To inquire about their current body awareness we would ask how they feel about their body:
do they always have energy, do they get sick, is it difficult to get up in the morning, would they
like better reaction time?

One way of improving body awareness could be to go through every body part and have
them perceive it from the inside. Sort of like an internal touch assist, contact it and withdraw,
contact and withdraw. He should get a distinct feeling of the body part from inside. Describing
it out loud might help. Also one can put attention on getting the flow of energy going in the
area. Contact and withdraw until the energy is flowing freely.

Another process would be to perceive specific sub-modalities, like temperature, position,
movement, vibration, pressure, weight, tension; and then to change them. Like, the client will
try to sense through the body which parts are warmer than others, he can feel the
temperature of specific limbs or organs from the inside. Once he can do that easily, he can
then start changing the temperature. Can he make his left hand warmer or colder than the
right hand, and so forth. He should become able to change even small areas, like a part of
the hand. Do the same kind of thing with other possible body senses.

People who already do other body awareness practices, such as Tai Chi or Yoga might do
these things much more easily, or might not particularly need them.

For people who are ready for it, one can also have them communicate with the body to get
feedback on what it needs. Most body parts will answer up and will supply information on
what they need in terms of care and nutrition, etc. That is not even a very advanced thing,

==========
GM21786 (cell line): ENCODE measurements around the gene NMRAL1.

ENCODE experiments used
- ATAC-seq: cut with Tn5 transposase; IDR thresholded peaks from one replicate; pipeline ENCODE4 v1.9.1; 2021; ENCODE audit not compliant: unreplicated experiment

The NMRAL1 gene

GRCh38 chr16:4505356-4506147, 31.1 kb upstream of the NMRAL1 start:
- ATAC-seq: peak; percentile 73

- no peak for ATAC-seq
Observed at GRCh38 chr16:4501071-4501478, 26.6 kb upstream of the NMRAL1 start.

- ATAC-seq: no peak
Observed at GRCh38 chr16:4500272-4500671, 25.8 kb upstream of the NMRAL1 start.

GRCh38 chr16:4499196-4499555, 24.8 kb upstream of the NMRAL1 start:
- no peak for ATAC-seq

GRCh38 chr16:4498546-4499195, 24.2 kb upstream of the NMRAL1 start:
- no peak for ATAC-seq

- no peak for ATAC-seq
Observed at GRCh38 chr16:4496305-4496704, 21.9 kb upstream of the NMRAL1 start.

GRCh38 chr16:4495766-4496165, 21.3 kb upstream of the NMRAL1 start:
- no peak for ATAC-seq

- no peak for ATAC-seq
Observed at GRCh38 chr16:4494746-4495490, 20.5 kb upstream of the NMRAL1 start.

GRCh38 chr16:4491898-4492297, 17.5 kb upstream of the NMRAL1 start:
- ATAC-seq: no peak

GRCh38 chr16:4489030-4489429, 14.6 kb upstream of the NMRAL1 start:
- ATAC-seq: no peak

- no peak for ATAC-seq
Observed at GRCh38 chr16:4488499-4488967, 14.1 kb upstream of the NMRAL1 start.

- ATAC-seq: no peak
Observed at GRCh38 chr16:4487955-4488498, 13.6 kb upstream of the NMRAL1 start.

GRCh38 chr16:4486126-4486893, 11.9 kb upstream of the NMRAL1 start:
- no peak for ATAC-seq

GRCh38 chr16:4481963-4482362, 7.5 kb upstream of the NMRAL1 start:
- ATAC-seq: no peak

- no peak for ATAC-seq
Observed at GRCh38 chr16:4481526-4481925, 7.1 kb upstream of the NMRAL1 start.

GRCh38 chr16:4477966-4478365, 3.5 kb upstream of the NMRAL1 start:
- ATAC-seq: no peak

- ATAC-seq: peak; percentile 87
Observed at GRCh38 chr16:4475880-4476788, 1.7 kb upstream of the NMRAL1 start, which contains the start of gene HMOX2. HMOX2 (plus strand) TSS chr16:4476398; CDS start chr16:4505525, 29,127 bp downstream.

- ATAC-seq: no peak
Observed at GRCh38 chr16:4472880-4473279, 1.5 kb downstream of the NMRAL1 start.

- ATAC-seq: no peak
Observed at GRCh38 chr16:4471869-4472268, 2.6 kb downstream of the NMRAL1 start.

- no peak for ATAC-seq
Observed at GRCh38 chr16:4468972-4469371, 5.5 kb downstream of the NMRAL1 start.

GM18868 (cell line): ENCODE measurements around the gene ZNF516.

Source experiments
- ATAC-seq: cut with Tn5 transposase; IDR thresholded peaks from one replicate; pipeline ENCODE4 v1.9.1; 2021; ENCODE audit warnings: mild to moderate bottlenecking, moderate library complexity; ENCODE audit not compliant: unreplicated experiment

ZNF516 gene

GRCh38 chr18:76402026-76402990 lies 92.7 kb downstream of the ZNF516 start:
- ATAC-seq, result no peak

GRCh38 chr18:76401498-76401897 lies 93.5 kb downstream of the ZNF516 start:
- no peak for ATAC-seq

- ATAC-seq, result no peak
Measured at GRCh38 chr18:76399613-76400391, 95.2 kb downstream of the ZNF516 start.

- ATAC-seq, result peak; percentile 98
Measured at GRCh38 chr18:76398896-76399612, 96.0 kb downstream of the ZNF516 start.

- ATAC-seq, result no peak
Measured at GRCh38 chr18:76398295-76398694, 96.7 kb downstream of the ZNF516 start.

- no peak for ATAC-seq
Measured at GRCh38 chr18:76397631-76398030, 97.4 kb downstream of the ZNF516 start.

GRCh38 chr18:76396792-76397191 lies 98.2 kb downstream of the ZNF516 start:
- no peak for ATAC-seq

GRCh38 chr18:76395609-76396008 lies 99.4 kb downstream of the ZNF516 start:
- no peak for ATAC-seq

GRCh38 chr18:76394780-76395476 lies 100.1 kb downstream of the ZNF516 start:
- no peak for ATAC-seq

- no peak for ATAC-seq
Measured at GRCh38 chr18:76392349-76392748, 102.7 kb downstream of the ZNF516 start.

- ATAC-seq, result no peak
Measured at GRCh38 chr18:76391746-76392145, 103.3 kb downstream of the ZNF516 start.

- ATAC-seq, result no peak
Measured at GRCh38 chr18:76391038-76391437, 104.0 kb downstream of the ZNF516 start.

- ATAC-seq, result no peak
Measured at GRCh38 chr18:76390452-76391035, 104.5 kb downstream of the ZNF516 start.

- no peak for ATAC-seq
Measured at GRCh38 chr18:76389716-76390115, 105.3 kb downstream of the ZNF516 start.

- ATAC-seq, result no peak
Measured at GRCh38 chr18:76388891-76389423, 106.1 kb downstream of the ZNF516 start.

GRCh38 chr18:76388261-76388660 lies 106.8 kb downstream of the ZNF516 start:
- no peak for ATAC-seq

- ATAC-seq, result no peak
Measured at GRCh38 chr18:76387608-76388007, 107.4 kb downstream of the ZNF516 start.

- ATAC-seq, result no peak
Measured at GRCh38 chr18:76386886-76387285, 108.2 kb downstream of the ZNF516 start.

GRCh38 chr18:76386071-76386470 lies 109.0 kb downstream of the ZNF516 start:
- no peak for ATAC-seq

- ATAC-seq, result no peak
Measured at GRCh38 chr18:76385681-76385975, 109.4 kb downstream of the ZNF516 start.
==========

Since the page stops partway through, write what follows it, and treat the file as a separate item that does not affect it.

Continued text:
most people can do it if they try.

We can also have the person use the body in different ways and notice how that feels
different. Like, have them do things like walking, standing, and sitting in a different manner
than they otherwise would. Have them become more conscious about how different postures
make them feel differently.

More subjective charge that come up can be handled as such. The person might be
embarrassed about certain body parts, or might have fixed ideas.

Increased objective awareness of the body will make it easier to run many other types of
processes. Incident clearing, for example, is kind of difficult if the person can't perceive the
feelings in the body. The body is an excellent meter. If the person can make precise
distinctions on what he feels in present time, then we can change things much faster.

Ability to keep things in the environment in order, is a totally different subject, a different kind
of objective. We find out that it is needed by asking the client about the state of his MEST.
Does he enjoy cleaning up, how does his desk look, is it difficult to find things, does he finish